JP: Will it be possible to source everything in Mexico?FO: Not everything, but we are in the process of developing our suppliers in Mexico. Today, we have a base of suppliers here – for steel, tubes – and in the last year many other suppliers moved to Mexico. In the end, we are trying to localise as much as possible.
JP: The plant launched production in May. What is the current output and how soon will you reach capacity?FO: Currently, the output is in line with the ramp-up of the new Audi and FCA programmes [the Audi Q5 and Jeep Renegade], therefore we started with a production of 2,000 propshafts per week in August and will be increasing the volume on a monthly basis. The facility will achieve the installed capacity for those programmes in April 2017 – 250,000 propshafts – and then we will start the development of other programmes already awarded, ie GM in August 2018. The total volume that this facility will be able to support is 550,000 propshafts with all the high-speed components required – 1.5m high-speed joints.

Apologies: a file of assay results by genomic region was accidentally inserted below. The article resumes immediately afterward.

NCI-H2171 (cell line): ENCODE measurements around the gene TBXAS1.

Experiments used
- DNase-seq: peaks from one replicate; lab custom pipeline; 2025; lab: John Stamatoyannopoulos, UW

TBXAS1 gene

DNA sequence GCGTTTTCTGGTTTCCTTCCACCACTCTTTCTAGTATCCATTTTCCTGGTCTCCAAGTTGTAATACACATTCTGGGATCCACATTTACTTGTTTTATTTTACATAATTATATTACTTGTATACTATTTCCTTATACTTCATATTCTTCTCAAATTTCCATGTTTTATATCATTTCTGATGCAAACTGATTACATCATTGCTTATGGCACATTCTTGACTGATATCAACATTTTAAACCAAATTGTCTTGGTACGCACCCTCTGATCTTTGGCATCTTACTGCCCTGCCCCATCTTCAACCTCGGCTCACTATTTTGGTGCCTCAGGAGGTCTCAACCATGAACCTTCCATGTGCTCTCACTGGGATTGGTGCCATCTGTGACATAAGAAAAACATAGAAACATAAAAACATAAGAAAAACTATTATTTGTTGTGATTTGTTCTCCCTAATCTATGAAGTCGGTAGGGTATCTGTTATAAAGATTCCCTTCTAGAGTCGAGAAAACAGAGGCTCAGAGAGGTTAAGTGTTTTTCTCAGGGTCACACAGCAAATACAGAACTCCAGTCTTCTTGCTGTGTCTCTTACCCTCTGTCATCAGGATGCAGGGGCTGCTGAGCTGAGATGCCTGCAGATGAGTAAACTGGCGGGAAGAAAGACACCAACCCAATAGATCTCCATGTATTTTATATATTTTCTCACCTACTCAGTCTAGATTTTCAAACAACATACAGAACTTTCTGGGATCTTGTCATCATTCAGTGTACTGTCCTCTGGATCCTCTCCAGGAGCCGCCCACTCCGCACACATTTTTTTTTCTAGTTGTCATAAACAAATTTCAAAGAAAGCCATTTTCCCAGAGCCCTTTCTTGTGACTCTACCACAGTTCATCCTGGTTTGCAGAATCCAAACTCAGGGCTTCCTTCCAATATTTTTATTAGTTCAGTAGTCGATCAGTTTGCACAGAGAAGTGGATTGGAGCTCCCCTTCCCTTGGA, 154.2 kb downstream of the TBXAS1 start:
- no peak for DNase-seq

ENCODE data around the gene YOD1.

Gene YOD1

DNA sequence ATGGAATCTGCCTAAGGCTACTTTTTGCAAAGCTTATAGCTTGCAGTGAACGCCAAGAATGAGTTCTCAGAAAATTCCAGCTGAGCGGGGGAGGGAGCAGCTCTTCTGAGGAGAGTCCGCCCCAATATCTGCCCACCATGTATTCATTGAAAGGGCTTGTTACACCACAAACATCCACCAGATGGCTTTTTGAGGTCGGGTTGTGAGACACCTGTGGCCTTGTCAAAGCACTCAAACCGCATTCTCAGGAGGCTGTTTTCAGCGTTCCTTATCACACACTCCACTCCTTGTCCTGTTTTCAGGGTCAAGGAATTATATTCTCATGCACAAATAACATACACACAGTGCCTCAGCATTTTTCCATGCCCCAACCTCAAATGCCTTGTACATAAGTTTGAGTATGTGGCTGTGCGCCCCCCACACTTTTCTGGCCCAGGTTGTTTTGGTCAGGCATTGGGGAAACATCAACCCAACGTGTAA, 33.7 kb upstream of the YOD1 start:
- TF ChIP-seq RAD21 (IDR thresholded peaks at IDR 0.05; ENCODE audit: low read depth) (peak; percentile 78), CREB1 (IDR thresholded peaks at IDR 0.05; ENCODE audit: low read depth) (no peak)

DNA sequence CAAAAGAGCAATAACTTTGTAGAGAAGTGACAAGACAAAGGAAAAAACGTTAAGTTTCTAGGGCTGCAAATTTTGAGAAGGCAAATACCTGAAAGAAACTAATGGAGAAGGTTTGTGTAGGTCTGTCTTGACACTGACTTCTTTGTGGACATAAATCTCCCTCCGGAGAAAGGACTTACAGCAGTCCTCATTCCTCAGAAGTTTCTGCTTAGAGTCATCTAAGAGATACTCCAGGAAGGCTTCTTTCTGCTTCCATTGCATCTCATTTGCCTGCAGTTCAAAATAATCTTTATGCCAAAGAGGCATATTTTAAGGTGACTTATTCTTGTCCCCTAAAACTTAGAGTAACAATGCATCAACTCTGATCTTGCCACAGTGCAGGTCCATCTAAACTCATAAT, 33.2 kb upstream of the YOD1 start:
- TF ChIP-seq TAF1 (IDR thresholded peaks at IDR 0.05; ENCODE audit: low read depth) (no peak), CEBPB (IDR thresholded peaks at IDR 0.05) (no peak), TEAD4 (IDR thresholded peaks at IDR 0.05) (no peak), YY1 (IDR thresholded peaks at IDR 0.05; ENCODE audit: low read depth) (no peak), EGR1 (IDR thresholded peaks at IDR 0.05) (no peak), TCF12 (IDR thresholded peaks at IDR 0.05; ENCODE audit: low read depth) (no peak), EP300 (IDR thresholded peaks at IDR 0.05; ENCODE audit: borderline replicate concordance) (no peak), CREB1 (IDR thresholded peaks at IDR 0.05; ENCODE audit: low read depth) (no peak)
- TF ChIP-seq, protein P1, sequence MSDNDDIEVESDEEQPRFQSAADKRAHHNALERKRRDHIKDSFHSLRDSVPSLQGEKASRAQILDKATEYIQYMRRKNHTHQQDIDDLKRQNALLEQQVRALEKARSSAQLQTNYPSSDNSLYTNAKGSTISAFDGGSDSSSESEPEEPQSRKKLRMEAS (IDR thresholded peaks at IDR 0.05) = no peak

JP: Are you supplying only OEMs in Mexico or exporting too?FO: Today, roughly 50% of our production goes outside Mexico, mainly to the United States, some to Brazil and some to Europe – but Europe is a small portion. The other 50% is supplied to OEMs in Mexico. In the US, it’s mainly to GM, FCA, Ford and Volkswagen. Also, we send a lot of components to our sister company in the United States to support the growth that they are experiencing.
JP: Given the increasing demand from vehicle-makers in Mexico, is there any potential to expand this facility in future?FO: Yes, there is. The strategy we developed was based on a modular plan in line with the potential future growth of the automotive industry in Mexico. Currently, we are evaluating the implementation of the second phase for 2018, but it will depend on new business growth in the region in future years.
JP: What will the second phase involve?FO: We are going to supply BMW, which is opening a facility [in San Luis Potosí]. We plan also to sell to Mercedes [in Aguascalientes] and these two projects are going to trigger additional capacity. We are installing some machinery and products in our new facility but we also have to open capacity in the current machining site, by moving some processes to the new site. In the end, we will have additional space and reorganised production areas.